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Developing UDP netcode on one machine?

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So I tried running my project on one machine, two instances of it. One instance I host a game, the other I connect to it. Both instances are communicating over the same port, would that cause packets to get mixed up and confused between the instances ? EG: some client->server packets end up going back to the client, and viceversa ? There wasn't anything about this in the FAQ. Thanks for help.

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Usually, clients don't use a specific port - instead they pick a random port number and initiate contact with the server. Use 0 as a port and the underlying network API will pick a random port for you.

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use a specific port for the host, and a arbitrary / unspecified port for the client and bob's your uncle. put 0 in, the system will pick a port for you.

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Hey, thanks guys, that fixed a few things, but apparently I'm still not processing / generating my packets properly as the remote client quits when I start sending packets containing position/velocity data. The hunt continues.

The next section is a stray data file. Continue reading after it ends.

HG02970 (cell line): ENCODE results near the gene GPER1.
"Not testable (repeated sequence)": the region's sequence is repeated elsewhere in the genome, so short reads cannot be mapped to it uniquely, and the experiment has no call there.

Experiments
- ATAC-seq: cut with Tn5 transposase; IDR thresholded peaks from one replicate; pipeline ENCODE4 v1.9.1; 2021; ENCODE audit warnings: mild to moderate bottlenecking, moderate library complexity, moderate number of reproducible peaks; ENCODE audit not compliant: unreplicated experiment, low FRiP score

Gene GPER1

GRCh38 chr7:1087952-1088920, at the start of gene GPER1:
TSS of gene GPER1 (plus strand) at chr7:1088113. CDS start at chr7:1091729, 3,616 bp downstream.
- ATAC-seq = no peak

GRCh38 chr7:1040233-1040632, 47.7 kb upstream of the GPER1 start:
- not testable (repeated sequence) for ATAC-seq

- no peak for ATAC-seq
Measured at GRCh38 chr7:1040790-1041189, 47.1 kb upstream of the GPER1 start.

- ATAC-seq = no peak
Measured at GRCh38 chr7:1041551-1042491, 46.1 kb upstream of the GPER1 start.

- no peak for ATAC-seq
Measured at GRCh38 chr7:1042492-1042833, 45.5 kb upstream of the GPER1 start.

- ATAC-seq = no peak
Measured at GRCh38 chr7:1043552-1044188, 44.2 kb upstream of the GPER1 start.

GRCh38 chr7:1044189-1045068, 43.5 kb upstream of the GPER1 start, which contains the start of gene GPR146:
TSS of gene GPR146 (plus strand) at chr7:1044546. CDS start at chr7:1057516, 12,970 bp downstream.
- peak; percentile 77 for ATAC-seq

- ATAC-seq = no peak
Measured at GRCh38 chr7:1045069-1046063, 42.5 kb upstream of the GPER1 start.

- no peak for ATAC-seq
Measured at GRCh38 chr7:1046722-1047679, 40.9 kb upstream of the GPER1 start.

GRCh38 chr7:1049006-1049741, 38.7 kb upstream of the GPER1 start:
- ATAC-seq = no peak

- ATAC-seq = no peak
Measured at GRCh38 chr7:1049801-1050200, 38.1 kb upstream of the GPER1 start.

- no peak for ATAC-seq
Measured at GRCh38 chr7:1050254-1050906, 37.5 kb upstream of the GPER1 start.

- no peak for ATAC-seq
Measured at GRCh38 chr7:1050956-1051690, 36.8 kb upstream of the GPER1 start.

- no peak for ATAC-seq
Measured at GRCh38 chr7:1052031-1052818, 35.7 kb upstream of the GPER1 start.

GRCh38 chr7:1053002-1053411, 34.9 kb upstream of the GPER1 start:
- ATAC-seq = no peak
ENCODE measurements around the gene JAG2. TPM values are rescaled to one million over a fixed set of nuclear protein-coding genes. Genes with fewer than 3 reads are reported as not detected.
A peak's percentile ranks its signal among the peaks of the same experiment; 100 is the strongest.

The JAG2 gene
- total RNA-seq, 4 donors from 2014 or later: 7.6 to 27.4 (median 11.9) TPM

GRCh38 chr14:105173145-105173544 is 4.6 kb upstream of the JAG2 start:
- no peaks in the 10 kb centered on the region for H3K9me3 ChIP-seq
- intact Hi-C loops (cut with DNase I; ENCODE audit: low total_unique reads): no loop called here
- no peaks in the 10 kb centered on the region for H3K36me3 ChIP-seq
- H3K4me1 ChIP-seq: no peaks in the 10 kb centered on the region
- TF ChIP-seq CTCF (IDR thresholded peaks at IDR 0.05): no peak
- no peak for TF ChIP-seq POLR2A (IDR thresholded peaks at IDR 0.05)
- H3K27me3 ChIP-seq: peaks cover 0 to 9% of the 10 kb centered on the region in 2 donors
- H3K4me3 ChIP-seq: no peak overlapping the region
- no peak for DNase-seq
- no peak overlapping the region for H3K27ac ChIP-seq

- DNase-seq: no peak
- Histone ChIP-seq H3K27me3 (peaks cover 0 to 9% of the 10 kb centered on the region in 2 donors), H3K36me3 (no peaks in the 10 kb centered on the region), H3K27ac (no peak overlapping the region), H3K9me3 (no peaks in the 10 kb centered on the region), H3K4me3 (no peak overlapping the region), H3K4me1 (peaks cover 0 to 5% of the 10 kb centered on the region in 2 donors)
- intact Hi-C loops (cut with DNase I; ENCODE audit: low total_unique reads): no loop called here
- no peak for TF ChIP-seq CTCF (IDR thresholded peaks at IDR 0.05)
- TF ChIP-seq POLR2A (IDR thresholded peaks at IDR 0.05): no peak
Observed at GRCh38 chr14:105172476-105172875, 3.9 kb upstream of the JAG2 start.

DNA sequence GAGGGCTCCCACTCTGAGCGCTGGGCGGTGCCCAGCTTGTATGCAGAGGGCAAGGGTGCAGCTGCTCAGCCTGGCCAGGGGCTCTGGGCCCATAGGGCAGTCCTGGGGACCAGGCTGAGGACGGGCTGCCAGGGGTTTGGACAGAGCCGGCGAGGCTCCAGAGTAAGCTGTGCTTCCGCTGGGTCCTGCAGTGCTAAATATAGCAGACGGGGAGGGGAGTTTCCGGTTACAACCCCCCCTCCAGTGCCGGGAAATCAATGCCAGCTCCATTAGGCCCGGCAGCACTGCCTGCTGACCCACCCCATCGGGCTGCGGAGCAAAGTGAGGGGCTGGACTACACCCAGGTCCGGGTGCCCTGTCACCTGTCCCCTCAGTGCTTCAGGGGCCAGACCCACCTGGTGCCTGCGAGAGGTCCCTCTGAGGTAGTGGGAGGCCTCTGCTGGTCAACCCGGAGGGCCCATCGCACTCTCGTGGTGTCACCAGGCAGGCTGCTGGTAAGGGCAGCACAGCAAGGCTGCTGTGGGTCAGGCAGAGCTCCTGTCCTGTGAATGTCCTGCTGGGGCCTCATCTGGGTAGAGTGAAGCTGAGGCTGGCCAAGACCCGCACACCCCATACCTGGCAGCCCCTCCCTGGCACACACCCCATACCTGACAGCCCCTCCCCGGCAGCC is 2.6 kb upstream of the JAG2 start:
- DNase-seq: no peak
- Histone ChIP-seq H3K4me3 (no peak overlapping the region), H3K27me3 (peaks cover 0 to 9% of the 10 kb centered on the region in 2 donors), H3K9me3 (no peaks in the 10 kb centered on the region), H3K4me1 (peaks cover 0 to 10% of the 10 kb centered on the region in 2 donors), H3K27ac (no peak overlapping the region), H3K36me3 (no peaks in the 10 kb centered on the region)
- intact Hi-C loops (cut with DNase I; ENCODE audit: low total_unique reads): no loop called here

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I got it all working.. I found what was making it quit out:


if(flags & UP_ORIGIN)
{
e->realorigin.x = *(float *)&data[pos]; pos+=4;
e->realorigin.y = *(float *)&data[pos]; pos+=4;
e->realorigin.z = *(float *)&data[pos]; pos+=4;
}


I forgot the & infront of data... so much for sleep-deprived coding!

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Is there a reason why your debugger didn't simply stop at the bad pointer dereference and show you the source of the segfault?
If so, you should figure out what that is. With any crash, you should immediately be told what line is crashing, and why, or your development won't ever be efficient.

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Quote:
Original post by radioteeth


Personal preference to avoid debuggers :)


Hope you don't plan on trying to get a job in the software development industry.